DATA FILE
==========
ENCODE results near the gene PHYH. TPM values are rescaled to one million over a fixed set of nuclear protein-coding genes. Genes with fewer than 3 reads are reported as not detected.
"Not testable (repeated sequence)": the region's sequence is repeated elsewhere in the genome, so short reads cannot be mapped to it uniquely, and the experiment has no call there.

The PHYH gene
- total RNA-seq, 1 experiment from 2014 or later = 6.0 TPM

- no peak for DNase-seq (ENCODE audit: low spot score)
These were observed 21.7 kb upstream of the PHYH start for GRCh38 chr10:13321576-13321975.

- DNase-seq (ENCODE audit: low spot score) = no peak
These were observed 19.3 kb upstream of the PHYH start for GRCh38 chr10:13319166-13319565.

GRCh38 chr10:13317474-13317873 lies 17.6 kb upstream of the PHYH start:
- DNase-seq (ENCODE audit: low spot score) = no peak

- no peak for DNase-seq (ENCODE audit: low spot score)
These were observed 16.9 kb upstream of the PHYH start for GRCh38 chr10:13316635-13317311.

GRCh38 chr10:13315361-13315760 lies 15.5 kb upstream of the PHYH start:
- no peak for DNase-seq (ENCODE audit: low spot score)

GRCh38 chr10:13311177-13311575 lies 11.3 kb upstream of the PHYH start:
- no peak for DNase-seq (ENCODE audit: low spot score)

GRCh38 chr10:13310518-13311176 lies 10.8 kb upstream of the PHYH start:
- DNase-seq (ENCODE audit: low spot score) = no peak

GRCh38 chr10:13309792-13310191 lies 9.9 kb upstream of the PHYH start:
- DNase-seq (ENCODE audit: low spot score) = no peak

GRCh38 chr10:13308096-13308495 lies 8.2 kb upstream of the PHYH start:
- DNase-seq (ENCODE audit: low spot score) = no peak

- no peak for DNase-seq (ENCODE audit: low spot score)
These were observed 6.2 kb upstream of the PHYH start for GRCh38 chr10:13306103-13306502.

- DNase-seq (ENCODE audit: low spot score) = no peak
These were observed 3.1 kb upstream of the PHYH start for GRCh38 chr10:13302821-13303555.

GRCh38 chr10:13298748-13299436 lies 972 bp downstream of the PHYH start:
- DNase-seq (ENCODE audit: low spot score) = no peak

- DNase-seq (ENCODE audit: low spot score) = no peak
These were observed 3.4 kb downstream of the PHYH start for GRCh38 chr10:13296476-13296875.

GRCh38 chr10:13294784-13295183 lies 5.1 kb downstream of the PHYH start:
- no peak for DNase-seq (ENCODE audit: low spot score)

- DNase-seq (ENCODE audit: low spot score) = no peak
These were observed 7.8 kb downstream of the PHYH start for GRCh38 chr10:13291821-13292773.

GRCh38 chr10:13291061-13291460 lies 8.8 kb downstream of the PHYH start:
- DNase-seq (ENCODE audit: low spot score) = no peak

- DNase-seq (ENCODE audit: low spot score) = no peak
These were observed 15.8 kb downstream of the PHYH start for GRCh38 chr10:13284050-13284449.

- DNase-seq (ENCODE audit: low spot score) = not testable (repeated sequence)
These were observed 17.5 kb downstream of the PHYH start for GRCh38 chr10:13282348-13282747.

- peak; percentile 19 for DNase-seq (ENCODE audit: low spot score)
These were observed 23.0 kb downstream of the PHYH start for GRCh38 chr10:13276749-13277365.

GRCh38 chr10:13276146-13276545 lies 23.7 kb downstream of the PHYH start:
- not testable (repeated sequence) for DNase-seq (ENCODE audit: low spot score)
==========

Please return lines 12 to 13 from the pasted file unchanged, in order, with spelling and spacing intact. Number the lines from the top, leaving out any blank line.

These were observed 16.9 kb upstream of the PHYH start for GRCh38 chr10:13316635-13317311.

GRCh38 chr10:13315361-13315760 lies 15.5 kb upstream of the PHYH start: